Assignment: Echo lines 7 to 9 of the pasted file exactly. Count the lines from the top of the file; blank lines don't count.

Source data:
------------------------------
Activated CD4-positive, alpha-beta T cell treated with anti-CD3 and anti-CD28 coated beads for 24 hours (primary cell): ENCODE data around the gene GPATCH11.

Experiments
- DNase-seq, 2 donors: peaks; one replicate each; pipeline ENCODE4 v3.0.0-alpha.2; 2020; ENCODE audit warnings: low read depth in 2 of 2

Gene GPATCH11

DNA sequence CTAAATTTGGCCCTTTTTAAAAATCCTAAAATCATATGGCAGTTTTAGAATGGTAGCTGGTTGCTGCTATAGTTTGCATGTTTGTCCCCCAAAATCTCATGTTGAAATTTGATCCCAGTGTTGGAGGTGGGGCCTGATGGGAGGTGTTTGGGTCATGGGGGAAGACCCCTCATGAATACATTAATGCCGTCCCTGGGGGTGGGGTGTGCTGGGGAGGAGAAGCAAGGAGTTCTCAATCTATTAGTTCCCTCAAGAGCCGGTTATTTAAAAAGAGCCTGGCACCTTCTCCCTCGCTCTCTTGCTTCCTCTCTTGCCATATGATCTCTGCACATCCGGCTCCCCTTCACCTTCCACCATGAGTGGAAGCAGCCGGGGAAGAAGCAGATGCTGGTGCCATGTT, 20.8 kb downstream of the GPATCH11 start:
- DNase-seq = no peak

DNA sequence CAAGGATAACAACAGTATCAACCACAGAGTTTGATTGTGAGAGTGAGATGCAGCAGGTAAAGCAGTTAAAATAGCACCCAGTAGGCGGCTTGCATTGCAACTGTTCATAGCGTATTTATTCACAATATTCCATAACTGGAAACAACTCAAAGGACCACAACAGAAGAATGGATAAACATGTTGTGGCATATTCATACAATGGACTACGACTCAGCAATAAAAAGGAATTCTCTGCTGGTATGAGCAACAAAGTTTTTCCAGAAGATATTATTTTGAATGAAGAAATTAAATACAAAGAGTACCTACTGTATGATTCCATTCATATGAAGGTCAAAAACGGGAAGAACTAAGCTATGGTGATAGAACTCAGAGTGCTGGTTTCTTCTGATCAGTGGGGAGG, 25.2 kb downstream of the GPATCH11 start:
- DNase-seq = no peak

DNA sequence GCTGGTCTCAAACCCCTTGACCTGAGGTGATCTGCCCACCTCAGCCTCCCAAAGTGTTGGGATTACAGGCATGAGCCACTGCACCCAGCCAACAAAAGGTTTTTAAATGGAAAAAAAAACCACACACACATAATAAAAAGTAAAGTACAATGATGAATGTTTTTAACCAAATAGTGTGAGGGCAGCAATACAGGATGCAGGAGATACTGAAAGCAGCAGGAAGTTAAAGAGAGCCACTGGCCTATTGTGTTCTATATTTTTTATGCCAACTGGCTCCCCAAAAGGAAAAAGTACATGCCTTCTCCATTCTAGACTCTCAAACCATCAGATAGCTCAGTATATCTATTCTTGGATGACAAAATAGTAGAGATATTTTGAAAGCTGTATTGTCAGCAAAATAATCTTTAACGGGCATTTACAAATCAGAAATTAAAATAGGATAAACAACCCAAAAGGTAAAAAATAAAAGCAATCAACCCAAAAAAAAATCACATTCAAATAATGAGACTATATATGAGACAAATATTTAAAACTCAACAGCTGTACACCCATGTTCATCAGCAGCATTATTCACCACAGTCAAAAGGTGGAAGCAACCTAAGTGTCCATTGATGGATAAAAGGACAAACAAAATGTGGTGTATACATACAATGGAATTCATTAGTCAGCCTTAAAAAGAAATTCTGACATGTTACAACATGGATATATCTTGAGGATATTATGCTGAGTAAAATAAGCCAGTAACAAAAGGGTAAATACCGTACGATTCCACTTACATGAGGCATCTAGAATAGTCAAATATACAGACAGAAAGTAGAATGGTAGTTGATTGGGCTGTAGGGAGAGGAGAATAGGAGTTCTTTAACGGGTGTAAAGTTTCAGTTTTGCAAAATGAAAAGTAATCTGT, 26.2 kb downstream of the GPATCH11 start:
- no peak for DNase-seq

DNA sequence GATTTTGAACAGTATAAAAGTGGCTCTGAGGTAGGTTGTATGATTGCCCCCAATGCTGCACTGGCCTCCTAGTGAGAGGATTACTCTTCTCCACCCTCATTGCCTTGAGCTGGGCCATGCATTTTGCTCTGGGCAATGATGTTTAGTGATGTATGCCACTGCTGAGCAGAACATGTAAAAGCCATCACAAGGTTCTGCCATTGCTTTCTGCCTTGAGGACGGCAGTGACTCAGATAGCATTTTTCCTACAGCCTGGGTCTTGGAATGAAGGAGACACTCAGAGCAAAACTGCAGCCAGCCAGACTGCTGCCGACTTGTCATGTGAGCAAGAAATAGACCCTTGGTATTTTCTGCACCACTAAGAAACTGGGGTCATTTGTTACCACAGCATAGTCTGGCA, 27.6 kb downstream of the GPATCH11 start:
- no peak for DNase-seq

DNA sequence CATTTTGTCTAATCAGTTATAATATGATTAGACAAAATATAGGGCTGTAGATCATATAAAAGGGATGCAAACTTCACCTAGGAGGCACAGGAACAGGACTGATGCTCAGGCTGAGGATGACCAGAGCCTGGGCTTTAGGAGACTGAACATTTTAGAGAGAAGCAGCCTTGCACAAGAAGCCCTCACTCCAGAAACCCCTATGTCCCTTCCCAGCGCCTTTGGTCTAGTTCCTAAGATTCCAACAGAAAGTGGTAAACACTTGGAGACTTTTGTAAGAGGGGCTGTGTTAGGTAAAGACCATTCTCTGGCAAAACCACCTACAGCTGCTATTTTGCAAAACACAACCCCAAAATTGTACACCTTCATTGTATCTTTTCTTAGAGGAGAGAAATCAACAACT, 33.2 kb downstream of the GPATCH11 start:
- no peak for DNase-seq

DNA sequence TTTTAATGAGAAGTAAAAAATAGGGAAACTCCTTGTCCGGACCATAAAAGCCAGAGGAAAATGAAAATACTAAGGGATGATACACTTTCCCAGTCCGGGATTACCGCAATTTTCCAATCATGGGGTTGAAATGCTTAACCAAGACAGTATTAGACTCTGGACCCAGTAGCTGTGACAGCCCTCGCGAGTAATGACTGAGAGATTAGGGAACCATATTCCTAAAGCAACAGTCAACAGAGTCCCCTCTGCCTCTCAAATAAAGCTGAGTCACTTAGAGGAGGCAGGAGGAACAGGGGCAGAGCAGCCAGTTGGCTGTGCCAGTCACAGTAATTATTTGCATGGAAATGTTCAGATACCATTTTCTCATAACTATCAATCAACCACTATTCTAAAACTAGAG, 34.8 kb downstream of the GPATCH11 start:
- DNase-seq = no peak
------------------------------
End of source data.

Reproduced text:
DNA sequence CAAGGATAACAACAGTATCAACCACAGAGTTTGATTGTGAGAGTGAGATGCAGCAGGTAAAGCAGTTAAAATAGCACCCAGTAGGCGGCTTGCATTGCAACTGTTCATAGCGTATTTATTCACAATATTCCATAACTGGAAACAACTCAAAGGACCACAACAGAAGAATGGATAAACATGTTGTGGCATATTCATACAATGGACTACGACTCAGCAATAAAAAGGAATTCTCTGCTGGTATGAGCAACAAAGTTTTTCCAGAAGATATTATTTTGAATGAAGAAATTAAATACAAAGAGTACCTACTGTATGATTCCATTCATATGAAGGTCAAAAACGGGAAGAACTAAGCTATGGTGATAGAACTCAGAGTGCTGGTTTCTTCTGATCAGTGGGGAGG, 25.2 kb downstream of the GPATCH11 start:
- DNase-seq = no peak

DNA sequence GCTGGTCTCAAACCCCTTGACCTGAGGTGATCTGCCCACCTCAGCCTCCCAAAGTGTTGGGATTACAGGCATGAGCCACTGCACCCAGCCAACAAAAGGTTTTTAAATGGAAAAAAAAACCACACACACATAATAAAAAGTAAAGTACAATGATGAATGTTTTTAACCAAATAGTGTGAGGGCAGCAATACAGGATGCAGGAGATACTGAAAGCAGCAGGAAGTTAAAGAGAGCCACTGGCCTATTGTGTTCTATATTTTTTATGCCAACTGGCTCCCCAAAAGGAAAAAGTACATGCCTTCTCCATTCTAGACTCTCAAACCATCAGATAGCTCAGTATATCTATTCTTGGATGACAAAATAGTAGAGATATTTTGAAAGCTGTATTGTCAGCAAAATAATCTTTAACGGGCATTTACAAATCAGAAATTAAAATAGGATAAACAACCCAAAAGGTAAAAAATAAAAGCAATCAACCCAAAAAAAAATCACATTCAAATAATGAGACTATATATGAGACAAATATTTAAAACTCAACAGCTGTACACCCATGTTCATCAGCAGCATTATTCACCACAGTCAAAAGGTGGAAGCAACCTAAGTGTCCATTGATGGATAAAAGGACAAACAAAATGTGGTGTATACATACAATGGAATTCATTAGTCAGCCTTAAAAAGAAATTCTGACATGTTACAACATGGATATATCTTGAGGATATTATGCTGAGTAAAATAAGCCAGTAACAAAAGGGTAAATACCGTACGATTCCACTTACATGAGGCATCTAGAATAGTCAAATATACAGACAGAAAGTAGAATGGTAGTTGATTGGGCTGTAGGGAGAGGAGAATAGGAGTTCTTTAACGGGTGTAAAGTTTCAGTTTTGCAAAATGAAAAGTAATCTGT, 26.2 kb downstream of the GPATCH11 start: